Practice makes perfect as they say, and while I may be far from perfect, I do believe that writing three blog posts a week had seriously helped to improve my writing ability from what it once was.

I’m not very good at ordering and structuring my writing, which is one of the reasons I’ve got into a habit of using sub-headings in my blog posts; they help me to focus. And I’m terrible at remembering the correct words for things. So terrible that sometimes I just make words up, mumble it, and hope to god nobody noticed!


My spelling has never been great either, and I’m sure you are all aware of this as a reader of my blog. Not only am I bad at spelling, I’m also terrible at finding mistakes when proof reading my work. In my final year of university I used to text to speech software on my computer as that was the only way I could effectively check my work for mistakes.

I remember having to do a spelling test as a part of our end of primary school tests and I scored 3 out of 20, and that has always stuck with me. I use to have to practice so hard when we were given words to learn to spell at school and nothing filled me more than the dreaded Friday Spelling Test.

Nowadays I don’t tend to write anything by hand so I can rely solely on spell checker to get me through life. Thank goodness.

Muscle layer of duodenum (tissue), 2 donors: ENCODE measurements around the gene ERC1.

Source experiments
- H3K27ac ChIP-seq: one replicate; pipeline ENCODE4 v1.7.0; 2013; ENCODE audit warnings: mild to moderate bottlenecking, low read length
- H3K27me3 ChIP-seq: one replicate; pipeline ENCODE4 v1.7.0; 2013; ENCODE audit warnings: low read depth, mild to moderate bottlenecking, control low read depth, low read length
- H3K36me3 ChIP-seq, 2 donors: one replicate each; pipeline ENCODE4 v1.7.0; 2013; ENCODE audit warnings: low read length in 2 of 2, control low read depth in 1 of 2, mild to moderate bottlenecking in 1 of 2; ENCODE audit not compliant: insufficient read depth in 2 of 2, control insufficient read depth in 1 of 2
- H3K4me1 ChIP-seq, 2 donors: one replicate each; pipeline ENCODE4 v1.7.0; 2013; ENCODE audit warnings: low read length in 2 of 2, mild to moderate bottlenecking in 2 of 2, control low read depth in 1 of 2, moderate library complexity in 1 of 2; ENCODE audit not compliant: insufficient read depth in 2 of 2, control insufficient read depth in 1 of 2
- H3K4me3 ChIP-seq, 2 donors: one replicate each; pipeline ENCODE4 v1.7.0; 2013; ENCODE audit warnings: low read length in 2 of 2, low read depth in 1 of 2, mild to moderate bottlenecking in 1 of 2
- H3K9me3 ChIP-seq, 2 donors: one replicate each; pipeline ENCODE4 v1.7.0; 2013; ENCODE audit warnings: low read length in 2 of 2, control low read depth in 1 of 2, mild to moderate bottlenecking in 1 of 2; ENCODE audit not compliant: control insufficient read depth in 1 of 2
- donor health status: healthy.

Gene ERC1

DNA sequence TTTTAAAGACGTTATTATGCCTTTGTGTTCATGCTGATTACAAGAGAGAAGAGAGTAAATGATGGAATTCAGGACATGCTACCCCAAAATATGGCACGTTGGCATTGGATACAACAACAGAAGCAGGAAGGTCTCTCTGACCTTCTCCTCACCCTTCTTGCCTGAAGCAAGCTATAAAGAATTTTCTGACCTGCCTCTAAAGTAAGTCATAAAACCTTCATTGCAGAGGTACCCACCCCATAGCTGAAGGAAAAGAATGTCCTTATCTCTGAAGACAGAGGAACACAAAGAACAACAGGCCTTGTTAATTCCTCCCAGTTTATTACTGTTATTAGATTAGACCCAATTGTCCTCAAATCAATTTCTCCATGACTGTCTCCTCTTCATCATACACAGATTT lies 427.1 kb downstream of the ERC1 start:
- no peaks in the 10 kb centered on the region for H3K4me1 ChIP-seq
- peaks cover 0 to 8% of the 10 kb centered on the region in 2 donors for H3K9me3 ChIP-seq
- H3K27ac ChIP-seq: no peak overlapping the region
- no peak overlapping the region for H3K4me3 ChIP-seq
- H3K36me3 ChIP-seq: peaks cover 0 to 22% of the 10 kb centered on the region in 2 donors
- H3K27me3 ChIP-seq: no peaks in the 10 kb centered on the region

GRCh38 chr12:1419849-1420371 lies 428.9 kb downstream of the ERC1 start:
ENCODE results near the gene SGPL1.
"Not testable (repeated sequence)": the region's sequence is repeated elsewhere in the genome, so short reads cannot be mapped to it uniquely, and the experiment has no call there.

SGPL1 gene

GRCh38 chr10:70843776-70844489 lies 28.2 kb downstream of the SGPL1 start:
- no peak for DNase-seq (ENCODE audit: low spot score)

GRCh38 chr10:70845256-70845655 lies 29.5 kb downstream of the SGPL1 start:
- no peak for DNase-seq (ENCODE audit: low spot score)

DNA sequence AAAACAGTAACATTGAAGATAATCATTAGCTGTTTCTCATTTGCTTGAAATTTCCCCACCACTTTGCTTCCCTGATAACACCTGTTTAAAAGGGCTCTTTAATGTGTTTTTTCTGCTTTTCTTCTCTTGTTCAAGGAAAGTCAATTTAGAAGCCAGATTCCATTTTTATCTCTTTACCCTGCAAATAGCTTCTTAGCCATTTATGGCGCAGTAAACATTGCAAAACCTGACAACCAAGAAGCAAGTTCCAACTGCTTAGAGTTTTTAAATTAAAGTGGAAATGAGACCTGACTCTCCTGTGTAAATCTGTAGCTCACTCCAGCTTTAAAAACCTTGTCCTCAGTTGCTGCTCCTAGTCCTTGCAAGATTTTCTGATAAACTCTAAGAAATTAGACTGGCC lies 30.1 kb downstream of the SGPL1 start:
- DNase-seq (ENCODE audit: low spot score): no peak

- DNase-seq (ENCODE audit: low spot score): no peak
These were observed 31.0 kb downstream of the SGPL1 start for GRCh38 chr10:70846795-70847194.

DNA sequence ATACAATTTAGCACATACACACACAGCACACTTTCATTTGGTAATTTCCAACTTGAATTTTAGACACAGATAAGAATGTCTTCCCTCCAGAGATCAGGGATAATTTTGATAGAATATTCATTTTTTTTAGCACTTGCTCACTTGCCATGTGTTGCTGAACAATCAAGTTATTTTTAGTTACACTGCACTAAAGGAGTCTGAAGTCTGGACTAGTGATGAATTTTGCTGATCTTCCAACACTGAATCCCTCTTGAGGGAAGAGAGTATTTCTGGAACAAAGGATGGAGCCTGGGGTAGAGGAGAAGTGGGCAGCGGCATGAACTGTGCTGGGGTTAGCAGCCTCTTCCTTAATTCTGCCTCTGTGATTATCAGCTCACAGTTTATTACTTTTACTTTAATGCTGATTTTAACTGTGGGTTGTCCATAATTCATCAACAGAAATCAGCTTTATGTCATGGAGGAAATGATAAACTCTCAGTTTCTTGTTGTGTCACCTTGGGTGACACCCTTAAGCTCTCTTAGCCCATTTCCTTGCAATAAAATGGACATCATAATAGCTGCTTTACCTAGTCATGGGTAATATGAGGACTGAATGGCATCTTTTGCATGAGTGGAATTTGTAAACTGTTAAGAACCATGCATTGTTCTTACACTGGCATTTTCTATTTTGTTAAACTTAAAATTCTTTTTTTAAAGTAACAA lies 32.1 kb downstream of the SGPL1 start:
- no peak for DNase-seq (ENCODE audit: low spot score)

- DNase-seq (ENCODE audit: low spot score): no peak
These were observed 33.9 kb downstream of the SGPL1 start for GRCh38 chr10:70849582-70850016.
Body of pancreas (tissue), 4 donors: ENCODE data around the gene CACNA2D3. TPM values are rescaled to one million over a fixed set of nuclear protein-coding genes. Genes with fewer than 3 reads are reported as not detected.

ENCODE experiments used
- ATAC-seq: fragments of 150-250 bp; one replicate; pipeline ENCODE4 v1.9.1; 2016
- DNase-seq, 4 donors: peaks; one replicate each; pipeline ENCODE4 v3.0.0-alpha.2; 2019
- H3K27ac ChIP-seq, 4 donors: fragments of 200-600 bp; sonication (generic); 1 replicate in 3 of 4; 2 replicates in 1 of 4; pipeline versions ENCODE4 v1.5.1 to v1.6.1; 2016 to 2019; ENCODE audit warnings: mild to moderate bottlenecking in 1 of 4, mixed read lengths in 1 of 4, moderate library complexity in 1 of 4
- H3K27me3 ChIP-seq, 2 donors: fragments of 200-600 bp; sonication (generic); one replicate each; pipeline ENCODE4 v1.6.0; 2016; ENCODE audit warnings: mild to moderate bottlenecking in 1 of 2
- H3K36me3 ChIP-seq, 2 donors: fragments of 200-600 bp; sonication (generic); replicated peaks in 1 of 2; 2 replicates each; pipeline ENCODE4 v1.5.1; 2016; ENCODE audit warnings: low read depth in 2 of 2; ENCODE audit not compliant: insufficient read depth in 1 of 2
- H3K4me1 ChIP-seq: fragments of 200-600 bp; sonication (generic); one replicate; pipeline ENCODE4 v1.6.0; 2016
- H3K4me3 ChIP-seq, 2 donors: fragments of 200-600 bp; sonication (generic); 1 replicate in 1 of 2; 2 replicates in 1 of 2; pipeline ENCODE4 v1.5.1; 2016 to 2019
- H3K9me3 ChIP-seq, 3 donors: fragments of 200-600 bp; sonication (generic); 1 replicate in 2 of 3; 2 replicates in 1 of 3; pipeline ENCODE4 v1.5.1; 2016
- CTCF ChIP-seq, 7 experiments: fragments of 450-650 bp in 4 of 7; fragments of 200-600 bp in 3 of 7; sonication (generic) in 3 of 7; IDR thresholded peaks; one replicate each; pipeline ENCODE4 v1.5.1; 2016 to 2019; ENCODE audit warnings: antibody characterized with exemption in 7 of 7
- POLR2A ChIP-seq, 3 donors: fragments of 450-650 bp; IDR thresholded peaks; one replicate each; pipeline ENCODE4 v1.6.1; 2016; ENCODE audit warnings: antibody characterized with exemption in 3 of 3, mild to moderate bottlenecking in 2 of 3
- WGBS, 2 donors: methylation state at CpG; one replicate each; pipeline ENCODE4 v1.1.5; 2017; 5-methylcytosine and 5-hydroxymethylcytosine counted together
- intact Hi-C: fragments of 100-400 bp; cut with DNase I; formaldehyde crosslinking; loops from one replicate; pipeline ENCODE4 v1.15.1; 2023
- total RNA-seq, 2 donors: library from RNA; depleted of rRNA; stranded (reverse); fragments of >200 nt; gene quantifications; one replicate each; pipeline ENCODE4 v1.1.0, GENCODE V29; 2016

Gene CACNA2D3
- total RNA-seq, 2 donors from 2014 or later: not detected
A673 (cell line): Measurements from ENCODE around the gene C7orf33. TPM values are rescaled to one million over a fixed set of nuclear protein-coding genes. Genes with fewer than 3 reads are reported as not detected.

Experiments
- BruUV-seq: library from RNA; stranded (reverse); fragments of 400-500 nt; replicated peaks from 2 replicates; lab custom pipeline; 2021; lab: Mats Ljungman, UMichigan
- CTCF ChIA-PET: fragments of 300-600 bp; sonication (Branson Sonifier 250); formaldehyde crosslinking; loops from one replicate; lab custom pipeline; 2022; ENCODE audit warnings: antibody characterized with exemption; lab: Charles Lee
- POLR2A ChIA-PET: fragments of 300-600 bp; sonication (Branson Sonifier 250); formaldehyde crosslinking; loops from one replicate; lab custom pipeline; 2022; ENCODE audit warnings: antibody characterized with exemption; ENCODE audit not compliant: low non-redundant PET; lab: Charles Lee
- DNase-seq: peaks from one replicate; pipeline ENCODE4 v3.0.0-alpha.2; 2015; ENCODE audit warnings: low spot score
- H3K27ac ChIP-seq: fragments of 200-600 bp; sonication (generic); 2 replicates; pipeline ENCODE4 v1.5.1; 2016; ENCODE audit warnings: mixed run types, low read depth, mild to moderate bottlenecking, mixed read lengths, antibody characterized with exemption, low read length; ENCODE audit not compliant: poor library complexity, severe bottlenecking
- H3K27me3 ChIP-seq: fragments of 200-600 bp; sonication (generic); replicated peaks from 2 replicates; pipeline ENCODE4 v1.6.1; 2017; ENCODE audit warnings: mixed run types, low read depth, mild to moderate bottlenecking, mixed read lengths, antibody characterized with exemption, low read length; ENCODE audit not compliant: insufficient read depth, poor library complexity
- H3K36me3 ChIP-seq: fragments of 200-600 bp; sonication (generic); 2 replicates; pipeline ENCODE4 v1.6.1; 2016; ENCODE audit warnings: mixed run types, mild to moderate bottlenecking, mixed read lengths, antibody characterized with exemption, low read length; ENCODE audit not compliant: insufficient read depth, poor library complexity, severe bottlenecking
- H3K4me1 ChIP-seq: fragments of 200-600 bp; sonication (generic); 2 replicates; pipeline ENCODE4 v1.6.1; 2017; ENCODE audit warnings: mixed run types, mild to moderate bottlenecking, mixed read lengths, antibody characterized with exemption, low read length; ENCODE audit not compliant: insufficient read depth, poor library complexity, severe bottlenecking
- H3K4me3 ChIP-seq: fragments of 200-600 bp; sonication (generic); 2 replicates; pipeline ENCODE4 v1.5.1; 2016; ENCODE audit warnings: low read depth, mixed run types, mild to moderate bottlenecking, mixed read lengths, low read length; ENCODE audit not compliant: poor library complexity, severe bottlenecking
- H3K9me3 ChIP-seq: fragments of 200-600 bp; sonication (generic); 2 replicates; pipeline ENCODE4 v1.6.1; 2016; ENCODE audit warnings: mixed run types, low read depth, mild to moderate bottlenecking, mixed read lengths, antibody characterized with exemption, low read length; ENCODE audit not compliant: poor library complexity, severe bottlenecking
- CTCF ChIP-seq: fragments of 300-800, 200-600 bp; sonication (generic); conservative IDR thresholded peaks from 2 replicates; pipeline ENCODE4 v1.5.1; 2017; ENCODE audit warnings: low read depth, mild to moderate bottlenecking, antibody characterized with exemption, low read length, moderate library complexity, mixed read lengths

And so…

So, here’s the thing. I’m learning to acknowledge and accept the difficulties I have with English, and talking (and writing!) about it helps.

Being bad at reading, writing and spelling has never, ever held me back. I have 11 GCSEs, 3 A Levels and a first class honours degree after all, and I’m glad that I have been able to find ways to deal with my rubbish language skills.

I’m sorry if my poor spelling and grammar, or my poor ordering of words and sentences offends you and makes you want to steer clear of my blog. I’m trying my best and learning a lot along the way.

Have you ever struggled with reading, writing or spelling?

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  1. Joy

    I think it’s awesome that you have the courage to speak up about your struggles. To be honest, I love how organized your thoughts are in your post. You’re always so precise.

    I struggle with the same issues when writing my post. I can read something a million and one times and never catch my mistakes. I’m definitely insecure about my vocabulary too.

    I love how relatable this post is and how comforting it is to know sometimes that you’re not alone when it comes some things.

    • Holly

      Thank you. πŸ™‚ I’m so glad you liked this post.

      It’s such a surprise to hear you say that you think my posts are organised. I always think they’re a mess!

  2. I understand it completely, because I have a learning disability and I also take meds that make it hard for me to communicate. I think even before then, I suck at grammar and English is general, but it wasn’t until I started practicing that I got somewhat better. I get stuck sometimes and need help, but, I understand how it feels. <3 I too, know first hand the struggle of a primary language such as English. It really is difficult at times, even for native speakers.

    • Holly